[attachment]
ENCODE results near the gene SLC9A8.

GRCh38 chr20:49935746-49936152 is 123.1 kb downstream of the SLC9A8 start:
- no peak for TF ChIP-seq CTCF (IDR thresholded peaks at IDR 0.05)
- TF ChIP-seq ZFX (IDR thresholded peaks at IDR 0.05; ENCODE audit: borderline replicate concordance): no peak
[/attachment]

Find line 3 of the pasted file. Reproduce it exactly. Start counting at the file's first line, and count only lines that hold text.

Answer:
- no peak for TF ChIP-seq CTCF (IDR thresholded peaks at IDR 0.05)